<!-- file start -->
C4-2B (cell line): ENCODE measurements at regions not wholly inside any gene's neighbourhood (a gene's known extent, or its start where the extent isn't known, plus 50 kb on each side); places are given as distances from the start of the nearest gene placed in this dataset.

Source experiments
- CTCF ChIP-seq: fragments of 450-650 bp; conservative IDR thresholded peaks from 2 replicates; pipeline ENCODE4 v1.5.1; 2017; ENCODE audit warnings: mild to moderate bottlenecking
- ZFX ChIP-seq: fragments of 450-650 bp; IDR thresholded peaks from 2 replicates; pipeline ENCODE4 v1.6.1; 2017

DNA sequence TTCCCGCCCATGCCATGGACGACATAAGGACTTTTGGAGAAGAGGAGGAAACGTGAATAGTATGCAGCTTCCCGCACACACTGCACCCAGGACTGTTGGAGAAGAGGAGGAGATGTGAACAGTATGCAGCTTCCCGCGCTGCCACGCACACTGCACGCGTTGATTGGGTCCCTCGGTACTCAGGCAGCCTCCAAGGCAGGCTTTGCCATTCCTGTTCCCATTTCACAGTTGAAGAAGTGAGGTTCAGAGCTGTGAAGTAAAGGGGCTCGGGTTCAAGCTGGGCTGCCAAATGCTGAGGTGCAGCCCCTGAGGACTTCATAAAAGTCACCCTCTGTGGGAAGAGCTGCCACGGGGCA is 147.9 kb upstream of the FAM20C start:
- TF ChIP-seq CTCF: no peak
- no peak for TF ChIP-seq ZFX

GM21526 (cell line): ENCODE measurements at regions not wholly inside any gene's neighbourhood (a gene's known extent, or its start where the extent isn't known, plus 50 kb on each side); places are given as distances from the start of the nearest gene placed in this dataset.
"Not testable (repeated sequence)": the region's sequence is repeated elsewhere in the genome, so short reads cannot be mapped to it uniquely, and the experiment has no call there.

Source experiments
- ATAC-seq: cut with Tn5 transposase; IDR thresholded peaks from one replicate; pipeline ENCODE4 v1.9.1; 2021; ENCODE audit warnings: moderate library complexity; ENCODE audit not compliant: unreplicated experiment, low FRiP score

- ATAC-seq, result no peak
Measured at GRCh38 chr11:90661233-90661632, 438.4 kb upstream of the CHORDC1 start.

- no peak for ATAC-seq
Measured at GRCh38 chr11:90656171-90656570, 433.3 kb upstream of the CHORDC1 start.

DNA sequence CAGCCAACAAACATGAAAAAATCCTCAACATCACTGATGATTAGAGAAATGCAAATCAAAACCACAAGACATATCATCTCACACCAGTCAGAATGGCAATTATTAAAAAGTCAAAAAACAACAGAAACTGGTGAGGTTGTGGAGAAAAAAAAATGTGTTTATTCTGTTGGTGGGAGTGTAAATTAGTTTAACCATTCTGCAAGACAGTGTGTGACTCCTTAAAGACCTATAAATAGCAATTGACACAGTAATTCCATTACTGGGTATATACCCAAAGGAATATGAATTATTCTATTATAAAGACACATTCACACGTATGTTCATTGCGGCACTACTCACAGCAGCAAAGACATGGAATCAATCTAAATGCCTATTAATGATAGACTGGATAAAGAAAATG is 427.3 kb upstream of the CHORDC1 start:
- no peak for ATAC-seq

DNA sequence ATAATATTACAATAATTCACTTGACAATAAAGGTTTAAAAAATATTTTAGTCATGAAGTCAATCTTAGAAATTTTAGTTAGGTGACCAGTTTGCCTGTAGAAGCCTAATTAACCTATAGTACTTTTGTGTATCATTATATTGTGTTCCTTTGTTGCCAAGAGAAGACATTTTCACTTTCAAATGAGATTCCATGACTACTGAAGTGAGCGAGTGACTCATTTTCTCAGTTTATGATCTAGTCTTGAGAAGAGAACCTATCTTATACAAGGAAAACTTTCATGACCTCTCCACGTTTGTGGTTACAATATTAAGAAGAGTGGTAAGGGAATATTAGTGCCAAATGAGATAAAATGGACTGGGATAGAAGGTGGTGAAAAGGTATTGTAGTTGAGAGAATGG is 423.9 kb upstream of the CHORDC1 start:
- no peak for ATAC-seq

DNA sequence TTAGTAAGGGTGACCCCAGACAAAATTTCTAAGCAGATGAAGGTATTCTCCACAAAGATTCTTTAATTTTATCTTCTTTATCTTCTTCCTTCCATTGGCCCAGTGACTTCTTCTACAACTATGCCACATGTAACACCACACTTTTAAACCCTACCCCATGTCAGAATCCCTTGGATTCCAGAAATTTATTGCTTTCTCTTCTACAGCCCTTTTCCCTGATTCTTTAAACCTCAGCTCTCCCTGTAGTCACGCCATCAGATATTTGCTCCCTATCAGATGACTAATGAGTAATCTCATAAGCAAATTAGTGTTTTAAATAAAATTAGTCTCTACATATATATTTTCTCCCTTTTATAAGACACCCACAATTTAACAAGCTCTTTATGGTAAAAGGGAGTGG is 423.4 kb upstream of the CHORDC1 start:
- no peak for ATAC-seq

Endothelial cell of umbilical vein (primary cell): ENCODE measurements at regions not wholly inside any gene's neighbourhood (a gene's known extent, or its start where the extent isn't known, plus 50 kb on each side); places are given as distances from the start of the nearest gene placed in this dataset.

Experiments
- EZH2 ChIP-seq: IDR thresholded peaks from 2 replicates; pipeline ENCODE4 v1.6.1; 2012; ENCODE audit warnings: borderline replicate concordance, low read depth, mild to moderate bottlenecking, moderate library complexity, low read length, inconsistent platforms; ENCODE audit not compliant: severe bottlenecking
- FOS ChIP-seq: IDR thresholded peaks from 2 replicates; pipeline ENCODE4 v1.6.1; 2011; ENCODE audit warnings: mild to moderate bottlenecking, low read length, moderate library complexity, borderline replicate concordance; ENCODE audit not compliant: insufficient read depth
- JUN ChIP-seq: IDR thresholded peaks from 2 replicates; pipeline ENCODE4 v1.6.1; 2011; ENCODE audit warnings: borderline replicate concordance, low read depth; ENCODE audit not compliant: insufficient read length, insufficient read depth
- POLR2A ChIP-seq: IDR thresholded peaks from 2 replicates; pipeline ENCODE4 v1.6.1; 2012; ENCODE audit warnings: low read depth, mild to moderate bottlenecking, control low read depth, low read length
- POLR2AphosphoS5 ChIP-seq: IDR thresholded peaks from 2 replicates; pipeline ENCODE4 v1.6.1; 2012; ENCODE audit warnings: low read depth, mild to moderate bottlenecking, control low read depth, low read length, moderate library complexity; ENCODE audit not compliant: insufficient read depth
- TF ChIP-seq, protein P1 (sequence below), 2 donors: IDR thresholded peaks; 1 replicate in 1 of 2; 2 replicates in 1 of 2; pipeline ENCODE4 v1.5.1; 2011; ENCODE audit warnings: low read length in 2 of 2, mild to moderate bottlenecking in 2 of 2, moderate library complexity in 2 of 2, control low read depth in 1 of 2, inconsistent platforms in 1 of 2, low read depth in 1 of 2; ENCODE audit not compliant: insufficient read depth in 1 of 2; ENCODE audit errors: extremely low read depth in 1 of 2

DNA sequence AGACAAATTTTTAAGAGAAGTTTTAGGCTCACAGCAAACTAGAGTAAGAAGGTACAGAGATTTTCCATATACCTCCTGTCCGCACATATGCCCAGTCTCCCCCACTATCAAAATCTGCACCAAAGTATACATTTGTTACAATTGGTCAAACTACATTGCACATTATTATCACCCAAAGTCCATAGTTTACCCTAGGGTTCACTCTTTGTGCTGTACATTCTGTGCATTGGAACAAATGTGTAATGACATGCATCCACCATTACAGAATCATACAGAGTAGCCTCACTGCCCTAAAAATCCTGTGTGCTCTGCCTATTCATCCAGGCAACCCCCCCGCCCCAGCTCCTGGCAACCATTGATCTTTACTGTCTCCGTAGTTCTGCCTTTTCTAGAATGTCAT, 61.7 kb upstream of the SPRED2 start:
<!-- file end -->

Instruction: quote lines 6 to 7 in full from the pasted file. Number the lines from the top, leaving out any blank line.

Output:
- TF ChIP-seq CTCF: no peak
- no peak for TF ChIP-seq ZFX